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Details of Grant 

EPSRC Reference: EP/J004987/1
Title: Nonlinear Active Vibration Suppression in Aeroelasticity
Principal Investigator: Mottershead, Professor J
Other Investigators:
Badcock, Professor K Cooper, Professor J
Researcher Co-Investigators:
Project Partners:
Department: Centre for Engineering Dynamics
Organisation: University of Liverpool
Scheme: Standard Research
Starts: 01 February 2012 Ends: 31 July 2015 Value (£): 424,647
EPSRC Research Topic Classifications:
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Panel History:
Panel DatePanel NameOutcome
01 Sep 2011 Materials,Mechanical and Medical Engineering Announced
Summary on Grant Application Form
All systems in nature are inherently nonlinear - therefore the modelling and performance of systems can be improved by applying nonlinear analysis methods. It is convenient, and often very useful, to treat them as linear within a certain range of operation. Outside the range of linear approximation it can be useful to apply perturbation methods, which have mostly been applied to problems of mild nonlinearity but have been developed more recently for problems where the nonlinearity is strong. Frequency domain approaches are applicable whenever the nonlinear vibration is periodic, which includes flutter and LCO in aircraft. New methods will be developed so that the dynamic of a nonlinear aeroelastic system will be assigned in terms of its nonlinear natural frequencies and damping values. The research will be based on two techniques: (1) neutralising the inherrent nonlinearity by a process of feedback linearisation and (2) suppressing flutter into LCOs. This will involve the formulation of new theory and its implementation in experiments.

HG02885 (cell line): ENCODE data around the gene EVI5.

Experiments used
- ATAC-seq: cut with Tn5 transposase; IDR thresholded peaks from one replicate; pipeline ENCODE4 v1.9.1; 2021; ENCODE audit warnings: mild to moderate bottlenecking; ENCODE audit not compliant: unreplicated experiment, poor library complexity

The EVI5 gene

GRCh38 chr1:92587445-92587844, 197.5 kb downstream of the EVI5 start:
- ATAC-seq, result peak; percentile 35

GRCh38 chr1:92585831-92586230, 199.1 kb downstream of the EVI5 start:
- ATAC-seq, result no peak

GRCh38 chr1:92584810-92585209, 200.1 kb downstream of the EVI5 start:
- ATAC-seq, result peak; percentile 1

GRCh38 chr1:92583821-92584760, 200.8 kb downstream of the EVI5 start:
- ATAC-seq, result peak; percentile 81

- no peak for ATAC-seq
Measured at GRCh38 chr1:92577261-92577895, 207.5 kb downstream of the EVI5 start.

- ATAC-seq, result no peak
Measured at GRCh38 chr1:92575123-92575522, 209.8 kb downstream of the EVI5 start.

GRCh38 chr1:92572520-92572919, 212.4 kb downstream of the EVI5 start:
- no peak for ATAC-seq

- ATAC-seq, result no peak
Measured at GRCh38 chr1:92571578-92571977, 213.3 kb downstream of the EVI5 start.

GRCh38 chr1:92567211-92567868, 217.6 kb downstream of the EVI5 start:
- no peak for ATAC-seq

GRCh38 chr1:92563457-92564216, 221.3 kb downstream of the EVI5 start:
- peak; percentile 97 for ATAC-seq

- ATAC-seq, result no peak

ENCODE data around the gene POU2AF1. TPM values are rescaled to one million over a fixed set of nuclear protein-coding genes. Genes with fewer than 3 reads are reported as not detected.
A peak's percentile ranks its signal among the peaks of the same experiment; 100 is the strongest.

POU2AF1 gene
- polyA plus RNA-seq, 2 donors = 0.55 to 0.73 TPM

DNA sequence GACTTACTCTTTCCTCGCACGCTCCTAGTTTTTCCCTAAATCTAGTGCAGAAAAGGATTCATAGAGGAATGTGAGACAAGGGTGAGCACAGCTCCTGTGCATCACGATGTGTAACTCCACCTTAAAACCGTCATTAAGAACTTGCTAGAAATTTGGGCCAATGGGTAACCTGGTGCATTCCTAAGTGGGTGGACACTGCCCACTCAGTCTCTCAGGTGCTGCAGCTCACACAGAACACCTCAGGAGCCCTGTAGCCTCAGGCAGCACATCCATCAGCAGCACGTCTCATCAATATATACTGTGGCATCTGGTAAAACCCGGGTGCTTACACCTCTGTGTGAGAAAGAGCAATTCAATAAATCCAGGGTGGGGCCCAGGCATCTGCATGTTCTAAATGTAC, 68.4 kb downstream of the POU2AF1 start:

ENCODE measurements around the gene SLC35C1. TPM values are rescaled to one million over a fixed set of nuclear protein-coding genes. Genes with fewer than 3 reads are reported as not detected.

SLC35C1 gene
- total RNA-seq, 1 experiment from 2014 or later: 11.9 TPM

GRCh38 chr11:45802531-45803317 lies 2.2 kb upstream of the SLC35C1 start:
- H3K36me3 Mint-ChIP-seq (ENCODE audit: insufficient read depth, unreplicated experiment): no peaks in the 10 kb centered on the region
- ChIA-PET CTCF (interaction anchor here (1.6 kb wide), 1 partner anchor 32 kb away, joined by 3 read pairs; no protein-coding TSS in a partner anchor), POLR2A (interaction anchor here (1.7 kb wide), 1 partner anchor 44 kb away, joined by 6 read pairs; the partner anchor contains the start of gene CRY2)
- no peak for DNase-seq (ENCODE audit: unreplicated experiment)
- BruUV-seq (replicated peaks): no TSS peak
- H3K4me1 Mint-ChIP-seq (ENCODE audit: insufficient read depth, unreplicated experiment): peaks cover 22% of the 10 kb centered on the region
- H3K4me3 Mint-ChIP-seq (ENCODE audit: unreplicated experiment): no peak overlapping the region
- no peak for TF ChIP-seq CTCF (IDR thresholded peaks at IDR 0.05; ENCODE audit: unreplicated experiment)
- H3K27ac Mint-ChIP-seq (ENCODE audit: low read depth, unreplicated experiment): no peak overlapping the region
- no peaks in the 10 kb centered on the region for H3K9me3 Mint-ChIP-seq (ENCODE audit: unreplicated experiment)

The method is based on a result from the linear algebra, the Sherman-Morrison formula, developed into a new technique for linear active vibration suppression by the PI and his colleagues. This approach, known as the receptance method, has many advantages over conventional matrix modelling and is based entirely on data from vibration tests, i.e. there is no need for the M, C, K matrices or for the aeroelastic damping and stiffness matrices often determined from aeroelastic influence coefficients obtained from various proprietary codes. It is particulary significant that the absence of an an analytical (mathematical) model of the open-loop system extends to any structural or flowfield nonlinearity that might be present. Potentially, the receptance method can be used to control the nonlinear vibration of aircraft by using in-flight test results.

A new frequency-domain method for feedback linearisation is proposed by making use of a property of the receptance matrix, i.e. that it is invariant under the Hilbert transform. Conventional linear control techniques may then be applied. Eigenvalue assignment is especially relevant in the case of LCOs, which are neutrally stable and therefore are readily assignable in the frequency domain. Techniques will be developed that include the assignment of stable LCOs, so that the system is dissipative if perturbation leads to an increase in amplitude and absorbs energy from the airflow if the amplitude is reduced, until returning to the original amplitude and frequency before the disturbance. Guaranteed stable LCO behaviour over a considerable velocity range will allow the extension of an aircraft flight envelope.

The controller nonlinearity will be represented using describing functions (DFs), including recently developed higher-order DFs that admit nonlinear effects not available from the conventional zero-th order DF.

The research will include an experimental programme using the low-speed wind tunnel as well as the development and application of CFD code in the transonic range. The latter will include a study of the XFR-1 (a long-range twin engine wide body aircraft) with nonlinearity/structural damage inserted by engineering scientists from Airbus UK, unknown to the Liverpool researchers.

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Organisation Website: http://www.liv.ac.uk